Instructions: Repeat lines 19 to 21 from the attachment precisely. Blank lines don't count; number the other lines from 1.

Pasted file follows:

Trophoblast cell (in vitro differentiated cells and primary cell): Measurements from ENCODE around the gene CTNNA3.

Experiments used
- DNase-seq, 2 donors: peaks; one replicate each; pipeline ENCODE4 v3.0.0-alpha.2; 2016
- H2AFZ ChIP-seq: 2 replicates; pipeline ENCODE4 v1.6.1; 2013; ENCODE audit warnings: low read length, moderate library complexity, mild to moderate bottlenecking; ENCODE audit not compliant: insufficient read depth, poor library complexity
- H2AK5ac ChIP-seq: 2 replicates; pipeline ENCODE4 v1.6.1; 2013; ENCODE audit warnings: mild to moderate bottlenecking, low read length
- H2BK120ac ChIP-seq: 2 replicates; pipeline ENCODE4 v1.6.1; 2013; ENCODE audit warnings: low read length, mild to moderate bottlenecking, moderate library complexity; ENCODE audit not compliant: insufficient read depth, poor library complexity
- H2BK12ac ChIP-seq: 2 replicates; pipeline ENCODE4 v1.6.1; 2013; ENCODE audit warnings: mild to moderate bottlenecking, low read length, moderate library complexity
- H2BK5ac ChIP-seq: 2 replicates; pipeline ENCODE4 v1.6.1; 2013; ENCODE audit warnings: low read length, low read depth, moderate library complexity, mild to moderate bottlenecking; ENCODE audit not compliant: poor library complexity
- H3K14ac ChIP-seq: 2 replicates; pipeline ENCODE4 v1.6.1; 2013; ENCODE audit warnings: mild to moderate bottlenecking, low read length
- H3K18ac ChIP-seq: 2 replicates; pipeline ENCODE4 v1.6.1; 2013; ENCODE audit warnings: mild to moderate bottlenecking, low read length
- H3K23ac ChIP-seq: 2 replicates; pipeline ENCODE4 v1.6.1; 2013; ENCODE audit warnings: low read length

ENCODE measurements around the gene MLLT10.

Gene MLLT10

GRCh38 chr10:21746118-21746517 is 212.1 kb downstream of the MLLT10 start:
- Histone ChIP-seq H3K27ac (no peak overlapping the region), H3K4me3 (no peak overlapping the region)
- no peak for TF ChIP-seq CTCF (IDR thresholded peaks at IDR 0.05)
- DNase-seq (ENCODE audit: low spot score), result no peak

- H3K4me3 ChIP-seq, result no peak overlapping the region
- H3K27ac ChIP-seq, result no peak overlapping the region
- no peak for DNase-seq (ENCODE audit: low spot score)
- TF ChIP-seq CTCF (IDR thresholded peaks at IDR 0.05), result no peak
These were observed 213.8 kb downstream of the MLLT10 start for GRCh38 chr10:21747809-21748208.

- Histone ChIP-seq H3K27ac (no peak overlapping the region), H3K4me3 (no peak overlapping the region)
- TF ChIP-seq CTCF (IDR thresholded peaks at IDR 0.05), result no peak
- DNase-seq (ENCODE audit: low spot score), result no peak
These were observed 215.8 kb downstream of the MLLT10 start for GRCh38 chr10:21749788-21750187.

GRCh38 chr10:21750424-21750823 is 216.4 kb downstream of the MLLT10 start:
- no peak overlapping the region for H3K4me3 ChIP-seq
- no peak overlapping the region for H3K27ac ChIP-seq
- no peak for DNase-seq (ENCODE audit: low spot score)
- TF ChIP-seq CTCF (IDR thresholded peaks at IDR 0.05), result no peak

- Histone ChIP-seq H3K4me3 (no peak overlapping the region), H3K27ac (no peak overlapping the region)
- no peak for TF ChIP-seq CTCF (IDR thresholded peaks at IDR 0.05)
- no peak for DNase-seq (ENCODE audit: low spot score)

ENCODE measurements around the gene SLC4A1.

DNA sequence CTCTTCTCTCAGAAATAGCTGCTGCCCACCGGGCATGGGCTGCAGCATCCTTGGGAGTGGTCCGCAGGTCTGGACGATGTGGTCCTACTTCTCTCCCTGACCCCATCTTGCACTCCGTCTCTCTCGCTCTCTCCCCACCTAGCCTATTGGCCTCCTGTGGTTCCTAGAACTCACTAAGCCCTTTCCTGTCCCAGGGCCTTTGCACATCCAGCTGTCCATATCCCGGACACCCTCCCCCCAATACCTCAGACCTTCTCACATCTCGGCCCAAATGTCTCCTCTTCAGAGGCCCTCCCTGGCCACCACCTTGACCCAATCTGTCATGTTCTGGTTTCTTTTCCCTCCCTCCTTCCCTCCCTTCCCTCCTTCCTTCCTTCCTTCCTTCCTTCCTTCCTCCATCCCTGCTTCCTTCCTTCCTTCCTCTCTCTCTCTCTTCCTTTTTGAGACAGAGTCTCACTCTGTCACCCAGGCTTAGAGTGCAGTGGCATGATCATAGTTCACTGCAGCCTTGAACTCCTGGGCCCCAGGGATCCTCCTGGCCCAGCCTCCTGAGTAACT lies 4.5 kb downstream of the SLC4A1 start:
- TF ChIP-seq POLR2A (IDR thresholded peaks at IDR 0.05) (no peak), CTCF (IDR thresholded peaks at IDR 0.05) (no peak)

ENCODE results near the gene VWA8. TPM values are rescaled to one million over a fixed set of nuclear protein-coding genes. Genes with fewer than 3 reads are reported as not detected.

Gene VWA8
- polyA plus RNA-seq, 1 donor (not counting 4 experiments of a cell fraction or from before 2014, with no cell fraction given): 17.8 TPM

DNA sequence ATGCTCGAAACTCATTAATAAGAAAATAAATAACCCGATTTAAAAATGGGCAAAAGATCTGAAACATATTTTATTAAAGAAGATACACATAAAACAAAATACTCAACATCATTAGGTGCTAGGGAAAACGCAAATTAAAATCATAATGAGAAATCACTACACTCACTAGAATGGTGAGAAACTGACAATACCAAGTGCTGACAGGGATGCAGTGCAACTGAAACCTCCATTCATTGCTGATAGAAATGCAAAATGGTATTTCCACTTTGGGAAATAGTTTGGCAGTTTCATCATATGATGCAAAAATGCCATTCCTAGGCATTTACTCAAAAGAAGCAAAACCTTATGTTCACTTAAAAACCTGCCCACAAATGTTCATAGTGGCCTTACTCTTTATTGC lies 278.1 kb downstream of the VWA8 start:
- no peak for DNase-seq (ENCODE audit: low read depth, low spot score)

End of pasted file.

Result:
- H3K27ac ChIP-seq, result no peak overlapping the region
- no peak for DNase-seq (ENCODE audit: low spot score)
- TF ChIP-seq CTCF (IDR thresholded peaks at IDR 0.05), result no peak